In the Media

Failed 21/7 bombers given 40 years' jail for mass murder attempt

PUBLISHED July 13, 2007

The four men convicted of the attempted bombings in London on 21 July 2005 have each been sentenced to a minimum of 40 years in prison. They were told that their al-Qa'ida-controlled plot was a "very nearly successful attempt at mass murder".

Mr Justice Fulford QC, sentencing the four former refugees to life imprisonment yesterday, said it was clear the foiled attacks were part of a sequence started by the July 7 bombings, which killed 52 people two weeks earlier. If the July 21 bombers had been successful they would have killed or maimed hundreds of people using London's transport system and blighted the lives of thousands, Woolwich Crown Court, in south-east London, was told.

The convicted men - Muktar Said Ibrahim, 29, Yassin Omar, 26, Ramzi Mohammed, 25, and Hussain Osman, 28 - showed no emotion as they were told that none of them would be considered for release before 2047. All four men, who were found guilty of conspiracy to murder for trying to blow up Tube trains and a bus, came to Britain as refugees from countries in the war-torn Horn of Africa and were allowed to stay in the UK or were granted British citizenship.

Mr Justice Fulford said he accepted that Ibrahim, the self-declared "emir" or ringleader of the cell, had travelled to Pakistan in December 2004 to learn how to make the bombs using hair bleach at the same time as two of the July 7 attackers.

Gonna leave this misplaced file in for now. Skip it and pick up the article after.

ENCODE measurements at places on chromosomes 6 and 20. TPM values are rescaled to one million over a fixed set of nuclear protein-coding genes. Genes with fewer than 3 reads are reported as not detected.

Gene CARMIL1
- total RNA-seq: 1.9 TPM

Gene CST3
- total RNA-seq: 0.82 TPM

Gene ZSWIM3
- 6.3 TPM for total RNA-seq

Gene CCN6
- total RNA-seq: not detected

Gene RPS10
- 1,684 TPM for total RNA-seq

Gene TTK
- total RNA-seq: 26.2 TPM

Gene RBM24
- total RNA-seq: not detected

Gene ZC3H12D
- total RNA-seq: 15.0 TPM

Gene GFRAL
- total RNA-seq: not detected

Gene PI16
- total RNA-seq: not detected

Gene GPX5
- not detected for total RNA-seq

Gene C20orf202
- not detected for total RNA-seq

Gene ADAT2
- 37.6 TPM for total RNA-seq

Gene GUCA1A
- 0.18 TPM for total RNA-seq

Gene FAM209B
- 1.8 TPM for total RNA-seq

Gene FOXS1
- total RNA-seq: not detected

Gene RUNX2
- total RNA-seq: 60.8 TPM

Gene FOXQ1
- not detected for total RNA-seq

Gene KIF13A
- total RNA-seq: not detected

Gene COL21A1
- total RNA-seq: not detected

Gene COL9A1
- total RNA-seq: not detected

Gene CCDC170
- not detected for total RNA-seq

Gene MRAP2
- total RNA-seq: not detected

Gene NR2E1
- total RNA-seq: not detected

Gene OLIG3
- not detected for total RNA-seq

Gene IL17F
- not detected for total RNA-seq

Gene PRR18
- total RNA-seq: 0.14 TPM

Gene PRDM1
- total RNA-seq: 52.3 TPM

Security sources have told The Independent they believe Ibrahim, who used his newly obtained British passport to travel to Pakistan, attended the same training camp as Shahzad Tanweer, one of the July 7 bombers, near the Kashmir border. The judge said that although the two cells were separate, he had no doubt they operated in parallel and that their attacks were inspired and controlled by al-Qa'ida.

During sentencing yesterday, he said: "This was a viable, indeed a very nearly successful attempt at mass murder. It was long in the planning and came soon after 7 July - it was designed for maximum impact. The evidence leads me to the firm conclusion that these were not truly isolated events ... They were to an extent co-ordinated and connected in that I have no doubt they were both part of an al-Qa'ida-controlled sequence of incidents."

The sentencing was watched from the public gallery by two members of the public who intervened after Mohammed detonated his device at Oval station. One of the men, Angus Campbell, an off-duty firefighter, was singled out for praise for his bravery. He confronted Mohammed in the train carriage and helped a mother and her child to safety.

The court heard that each of the bombers, who were convicted on Monday at the end of a six-month trial, could have been in no doubt of the outcome of their attack, which would probably have succeeded if the concentration of the chemicals in the devices had been slightly altered.

The judge said: "The family and friends of the dead and the injured; the hundreds, indeed thousands, captured underground in terrifying circumstances; the smoke, the screams of the wounded and dying - this each defendant knew. They planned this, they prepared for it. They had each spent many hours making viable bombs. After 7/7, each defendant knew exactly what the result would be."

The two remaining defendants in the 21 July case face a retrial after the jury failed to reach verdicts. Manfo Kwaku Asiedu, 34, the "fifth bomber" who abandoned his device, and Adel Yahya, 24, who left Britain a month before the bombings, face a new trial for conspiracy to murder.